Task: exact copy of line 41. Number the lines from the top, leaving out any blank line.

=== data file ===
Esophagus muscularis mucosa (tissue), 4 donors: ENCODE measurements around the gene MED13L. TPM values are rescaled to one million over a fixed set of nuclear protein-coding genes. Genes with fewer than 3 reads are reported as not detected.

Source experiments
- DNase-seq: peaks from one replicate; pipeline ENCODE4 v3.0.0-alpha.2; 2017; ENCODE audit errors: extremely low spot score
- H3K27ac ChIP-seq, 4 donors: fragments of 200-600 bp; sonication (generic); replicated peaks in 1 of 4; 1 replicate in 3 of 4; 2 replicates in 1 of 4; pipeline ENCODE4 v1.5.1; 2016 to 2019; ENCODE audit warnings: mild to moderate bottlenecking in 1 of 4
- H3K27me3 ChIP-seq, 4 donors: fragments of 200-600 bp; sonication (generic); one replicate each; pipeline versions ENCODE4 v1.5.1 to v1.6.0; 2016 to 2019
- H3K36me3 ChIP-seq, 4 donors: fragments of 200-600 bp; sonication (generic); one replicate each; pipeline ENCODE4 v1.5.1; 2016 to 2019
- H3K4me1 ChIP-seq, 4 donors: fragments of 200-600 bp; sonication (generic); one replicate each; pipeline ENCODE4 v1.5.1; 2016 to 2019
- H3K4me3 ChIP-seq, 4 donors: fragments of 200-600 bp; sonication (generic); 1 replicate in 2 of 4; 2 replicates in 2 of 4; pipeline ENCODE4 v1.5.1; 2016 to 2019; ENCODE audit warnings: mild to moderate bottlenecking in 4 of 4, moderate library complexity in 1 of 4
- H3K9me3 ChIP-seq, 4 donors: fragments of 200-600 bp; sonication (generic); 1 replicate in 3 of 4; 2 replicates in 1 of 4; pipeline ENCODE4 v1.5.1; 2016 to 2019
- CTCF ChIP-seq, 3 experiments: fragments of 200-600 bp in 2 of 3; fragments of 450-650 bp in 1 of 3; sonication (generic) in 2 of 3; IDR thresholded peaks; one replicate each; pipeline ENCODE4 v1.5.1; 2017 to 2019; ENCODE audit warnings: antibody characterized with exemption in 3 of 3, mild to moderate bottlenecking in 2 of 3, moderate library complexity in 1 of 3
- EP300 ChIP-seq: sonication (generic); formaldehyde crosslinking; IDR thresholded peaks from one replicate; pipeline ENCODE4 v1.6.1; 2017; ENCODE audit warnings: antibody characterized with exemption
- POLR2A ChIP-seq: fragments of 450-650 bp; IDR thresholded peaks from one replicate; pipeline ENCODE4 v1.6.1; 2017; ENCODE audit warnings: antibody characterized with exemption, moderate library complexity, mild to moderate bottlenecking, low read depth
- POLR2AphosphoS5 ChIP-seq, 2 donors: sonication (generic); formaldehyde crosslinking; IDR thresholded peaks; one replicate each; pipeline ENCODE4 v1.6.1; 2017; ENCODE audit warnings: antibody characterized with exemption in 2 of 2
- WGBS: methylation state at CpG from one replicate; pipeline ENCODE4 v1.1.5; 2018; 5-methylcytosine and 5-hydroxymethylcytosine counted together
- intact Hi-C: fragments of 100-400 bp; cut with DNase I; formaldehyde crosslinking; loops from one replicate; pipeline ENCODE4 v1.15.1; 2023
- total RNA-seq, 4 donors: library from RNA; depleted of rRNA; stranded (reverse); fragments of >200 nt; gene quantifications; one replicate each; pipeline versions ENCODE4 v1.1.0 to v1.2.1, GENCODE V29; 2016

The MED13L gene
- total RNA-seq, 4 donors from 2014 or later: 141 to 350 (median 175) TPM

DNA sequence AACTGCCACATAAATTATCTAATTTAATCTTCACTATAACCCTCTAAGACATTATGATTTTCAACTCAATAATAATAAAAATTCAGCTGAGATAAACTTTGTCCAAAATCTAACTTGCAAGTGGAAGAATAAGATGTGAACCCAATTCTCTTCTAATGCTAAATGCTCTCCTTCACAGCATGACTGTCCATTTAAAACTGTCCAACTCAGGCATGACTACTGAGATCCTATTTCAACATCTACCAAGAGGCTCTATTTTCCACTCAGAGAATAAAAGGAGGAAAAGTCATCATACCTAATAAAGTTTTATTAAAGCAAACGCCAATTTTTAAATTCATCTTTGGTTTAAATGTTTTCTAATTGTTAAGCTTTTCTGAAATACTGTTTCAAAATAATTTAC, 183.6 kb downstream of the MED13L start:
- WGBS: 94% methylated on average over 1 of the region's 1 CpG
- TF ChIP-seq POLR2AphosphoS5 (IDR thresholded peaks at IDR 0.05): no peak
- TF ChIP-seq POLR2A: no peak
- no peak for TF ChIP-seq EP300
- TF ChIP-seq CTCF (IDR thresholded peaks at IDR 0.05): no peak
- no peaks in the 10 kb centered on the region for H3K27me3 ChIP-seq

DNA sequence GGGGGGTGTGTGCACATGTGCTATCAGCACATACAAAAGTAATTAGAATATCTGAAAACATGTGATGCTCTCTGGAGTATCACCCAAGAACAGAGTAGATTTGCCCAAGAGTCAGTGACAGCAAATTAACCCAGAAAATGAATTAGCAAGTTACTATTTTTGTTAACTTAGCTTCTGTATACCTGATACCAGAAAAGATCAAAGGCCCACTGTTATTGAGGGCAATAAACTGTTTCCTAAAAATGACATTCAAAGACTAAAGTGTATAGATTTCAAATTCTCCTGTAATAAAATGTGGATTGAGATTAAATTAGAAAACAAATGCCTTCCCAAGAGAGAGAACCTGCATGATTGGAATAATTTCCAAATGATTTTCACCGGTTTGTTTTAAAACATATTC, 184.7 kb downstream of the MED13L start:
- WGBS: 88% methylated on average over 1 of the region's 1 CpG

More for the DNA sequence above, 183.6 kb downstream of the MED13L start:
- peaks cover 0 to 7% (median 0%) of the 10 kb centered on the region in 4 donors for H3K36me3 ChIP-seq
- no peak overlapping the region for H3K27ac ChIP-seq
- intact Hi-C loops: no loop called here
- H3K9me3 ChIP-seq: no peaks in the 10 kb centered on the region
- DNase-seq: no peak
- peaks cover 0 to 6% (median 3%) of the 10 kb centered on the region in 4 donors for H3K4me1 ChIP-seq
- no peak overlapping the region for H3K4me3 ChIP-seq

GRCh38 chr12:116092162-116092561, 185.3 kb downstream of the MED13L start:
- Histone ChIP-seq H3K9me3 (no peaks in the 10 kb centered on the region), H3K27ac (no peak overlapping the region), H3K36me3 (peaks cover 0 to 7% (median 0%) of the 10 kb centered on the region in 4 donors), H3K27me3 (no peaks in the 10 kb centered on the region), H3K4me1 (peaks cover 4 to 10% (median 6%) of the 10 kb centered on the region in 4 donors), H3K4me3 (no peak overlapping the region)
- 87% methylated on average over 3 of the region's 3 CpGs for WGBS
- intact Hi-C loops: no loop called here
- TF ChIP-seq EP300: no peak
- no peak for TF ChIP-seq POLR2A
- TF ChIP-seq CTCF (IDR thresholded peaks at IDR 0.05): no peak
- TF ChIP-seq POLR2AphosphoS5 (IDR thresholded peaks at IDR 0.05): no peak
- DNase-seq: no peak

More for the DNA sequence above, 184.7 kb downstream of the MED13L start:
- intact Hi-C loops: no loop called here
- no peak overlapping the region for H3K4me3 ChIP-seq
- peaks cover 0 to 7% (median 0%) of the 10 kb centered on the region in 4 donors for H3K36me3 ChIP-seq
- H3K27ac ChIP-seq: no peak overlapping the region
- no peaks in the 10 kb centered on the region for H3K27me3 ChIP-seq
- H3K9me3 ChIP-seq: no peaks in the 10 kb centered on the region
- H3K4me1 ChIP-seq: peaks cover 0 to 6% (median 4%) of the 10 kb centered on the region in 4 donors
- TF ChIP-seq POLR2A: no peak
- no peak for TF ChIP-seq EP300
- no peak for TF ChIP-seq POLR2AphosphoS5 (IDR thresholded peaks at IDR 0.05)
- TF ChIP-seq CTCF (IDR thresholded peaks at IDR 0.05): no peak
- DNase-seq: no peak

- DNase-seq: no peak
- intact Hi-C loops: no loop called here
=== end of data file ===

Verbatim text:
- no peak for TF ChIP-seq POLR2A